# 5.8 Quadratic Formula. For quadratic equations written in standard form, the roots can be found using the following formula: This is called the Quadratic.

## Presentation on theme: "5.8 Quadratic Formula. For quadratic equations written in standard form, the roots can be found using the following formula: This is called the Quadratic."— Presentation transcript:

For quadratic equations written in standard form, the roots can be found using the following formula: This is called the Quadratic Formula. It is one of the more important formulas that you will learn this year. Memorize it!!!!

Find the roots: a = 1 b = 9 c = 14

Find the roots: a = 5 b = -8 c = 1

Find the roots: a = -3 b = -5 c = 5

Find the roots: a = 3 b = -6 c = 3

Find the roots: a = 4 b = 2 c = 1

Find the roots: a = 7 b = -5 c = 10

Discriminants b 2 – 4ac is called the discriminant. It will allow you to quickly determine how many roots a particular quadratic equation has.

Discriminants In the previous examples, there were three cases. Case #1: 2 Real solutions: The normal situation for the quadratic formula is that it gives two real numbers as the solutions. When the discriminant is positive, there will be 2 real solutions. There are 2 real solutions because of what is inside the square root is positive. When you add and subtract a positive real number, you get 2 different real answers.

Discriminants Case #2: 1 Real solution: Sometimes both the solutions are the same. It is then said that there is only one distinct solution. When the discriminant is zero, there will be 1 real solution. There is 1 real solution because of what is inside the square root is zero. When you add and subtract a zero, you get the same answer both times.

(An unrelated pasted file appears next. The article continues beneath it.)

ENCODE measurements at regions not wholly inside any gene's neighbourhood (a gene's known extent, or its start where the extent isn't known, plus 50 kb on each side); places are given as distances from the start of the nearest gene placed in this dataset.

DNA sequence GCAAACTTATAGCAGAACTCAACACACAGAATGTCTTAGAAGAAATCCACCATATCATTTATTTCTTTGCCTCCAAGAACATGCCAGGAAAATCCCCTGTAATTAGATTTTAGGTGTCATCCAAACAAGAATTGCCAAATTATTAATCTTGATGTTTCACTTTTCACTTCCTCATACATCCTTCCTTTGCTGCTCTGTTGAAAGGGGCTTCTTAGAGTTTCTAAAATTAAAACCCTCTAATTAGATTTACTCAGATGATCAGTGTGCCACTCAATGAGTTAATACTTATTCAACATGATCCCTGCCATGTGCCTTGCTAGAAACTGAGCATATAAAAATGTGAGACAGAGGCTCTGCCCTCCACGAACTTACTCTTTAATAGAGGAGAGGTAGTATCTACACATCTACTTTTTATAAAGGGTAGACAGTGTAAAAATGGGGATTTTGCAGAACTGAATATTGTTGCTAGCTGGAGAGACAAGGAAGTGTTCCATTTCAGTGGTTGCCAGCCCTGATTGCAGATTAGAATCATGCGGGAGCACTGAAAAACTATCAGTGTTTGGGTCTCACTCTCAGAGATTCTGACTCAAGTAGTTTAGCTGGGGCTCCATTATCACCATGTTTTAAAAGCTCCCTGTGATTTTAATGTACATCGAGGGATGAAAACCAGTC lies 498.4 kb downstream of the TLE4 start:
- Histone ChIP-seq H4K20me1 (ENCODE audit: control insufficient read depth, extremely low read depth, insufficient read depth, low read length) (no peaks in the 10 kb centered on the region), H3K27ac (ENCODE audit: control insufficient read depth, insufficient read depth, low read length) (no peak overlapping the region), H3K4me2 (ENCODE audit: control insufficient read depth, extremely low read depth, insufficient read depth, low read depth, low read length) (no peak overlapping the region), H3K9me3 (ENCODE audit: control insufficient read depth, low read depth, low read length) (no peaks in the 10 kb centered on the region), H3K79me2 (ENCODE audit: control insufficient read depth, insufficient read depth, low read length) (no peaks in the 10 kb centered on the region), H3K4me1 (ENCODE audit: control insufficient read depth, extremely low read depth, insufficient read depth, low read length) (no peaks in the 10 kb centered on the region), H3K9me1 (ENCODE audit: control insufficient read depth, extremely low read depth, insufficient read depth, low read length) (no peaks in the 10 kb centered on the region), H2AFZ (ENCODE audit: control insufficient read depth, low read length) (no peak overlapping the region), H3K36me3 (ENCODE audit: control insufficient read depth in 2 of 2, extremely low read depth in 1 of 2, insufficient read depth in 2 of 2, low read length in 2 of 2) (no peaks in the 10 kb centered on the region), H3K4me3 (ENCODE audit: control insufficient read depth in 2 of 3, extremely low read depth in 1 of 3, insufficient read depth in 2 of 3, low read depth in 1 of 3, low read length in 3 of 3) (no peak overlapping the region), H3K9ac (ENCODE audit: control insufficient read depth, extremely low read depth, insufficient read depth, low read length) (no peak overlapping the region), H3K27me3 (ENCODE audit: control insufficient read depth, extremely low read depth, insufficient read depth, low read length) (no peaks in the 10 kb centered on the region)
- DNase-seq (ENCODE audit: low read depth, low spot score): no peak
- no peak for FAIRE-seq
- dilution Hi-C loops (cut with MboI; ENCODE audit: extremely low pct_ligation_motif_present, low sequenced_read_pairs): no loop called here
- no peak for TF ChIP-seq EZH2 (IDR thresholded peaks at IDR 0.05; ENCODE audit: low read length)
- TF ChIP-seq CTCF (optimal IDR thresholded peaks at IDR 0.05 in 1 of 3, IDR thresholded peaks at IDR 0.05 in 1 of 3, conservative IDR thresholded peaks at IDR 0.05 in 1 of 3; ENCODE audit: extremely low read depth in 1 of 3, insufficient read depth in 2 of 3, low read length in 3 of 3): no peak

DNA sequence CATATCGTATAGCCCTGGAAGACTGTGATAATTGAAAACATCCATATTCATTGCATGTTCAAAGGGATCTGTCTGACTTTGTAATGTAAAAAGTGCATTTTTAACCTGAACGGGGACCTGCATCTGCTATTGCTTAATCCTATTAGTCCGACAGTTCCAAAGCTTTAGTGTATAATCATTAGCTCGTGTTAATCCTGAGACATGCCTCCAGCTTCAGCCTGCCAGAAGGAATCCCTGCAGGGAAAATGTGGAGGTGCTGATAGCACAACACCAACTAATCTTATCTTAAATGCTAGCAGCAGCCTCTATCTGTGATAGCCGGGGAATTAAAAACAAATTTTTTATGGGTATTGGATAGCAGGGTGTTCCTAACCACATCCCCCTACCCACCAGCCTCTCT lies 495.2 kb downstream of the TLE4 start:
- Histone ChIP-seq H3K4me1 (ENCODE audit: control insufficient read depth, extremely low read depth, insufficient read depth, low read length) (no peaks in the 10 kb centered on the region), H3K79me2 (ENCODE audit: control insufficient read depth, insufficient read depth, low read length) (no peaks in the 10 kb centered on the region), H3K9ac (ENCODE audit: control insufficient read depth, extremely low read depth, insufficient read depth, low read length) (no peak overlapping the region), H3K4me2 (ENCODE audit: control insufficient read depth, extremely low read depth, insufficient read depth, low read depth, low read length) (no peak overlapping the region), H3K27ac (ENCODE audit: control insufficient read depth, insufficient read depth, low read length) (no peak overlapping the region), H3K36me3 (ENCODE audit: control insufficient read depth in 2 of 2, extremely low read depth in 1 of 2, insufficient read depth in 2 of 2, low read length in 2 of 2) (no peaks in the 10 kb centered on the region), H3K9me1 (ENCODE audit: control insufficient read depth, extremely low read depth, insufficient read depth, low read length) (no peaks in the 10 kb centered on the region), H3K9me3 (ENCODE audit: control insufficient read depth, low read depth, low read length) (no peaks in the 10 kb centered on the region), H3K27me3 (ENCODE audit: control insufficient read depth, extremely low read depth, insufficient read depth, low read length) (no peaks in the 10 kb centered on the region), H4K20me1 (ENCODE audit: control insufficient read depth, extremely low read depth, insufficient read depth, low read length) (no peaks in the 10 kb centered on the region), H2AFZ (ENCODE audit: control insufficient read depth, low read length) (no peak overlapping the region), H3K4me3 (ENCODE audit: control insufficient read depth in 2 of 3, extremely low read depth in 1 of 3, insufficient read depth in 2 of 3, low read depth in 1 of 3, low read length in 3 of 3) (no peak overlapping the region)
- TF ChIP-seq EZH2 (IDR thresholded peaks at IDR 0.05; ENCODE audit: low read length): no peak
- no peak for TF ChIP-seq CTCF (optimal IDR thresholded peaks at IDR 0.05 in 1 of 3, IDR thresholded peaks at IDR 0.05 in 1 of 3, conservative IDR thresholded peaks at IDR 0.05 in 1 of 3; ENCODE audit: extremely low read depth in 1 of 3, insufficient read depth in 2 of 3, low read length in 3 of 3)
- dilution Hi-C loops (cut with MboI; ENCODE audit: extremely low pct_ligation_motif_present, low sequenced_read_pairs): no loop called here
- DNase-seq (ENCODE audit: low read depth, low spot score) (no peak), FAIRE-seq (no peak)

Discriminants Case #3: 2 Complex solutions: Sometimes both the solutions are complex. It is then said that there are no real solutions. When the discriminant is negative, there will be 2 complex solutions. There are 2 complex solutions because of what is inside the square root is negative. (This will become an i.) When you add and subtract an imaginary number, you get 2 different complex numbers.

Use the discriminant to determine how many solutions there will be for each equation. x 2 + 12x + 3 = 0 4x 2 - 12x + 9 = 0 = 132 Positive Number 2 Real Solutions = 0 Zero 1 Real Solution

Use the discriminant to determine how many solutions there will be for each equation. 7x 2 - x + 2 = 0 24x 2 - 14x - 5 = 0 = -55 Negative Number 0 Real Solutions (2 Complex Solutions) = 676 Positive Number 2 Real Solutions

Use the discriminant to determine how many solutions there will be for each equation. 16x 2 + 40x + 25 = 0 3x 2 - 21 = 0 = 0 Zero 1 Real Solution = 252 Positive Number 2 Real Solutions

Use the discriminant to determine how many solutions there will be for each equation. Negative 0 Real Solutions (2 Complex Solutions) Not a quadratic!!! Don’t use discriminant!!!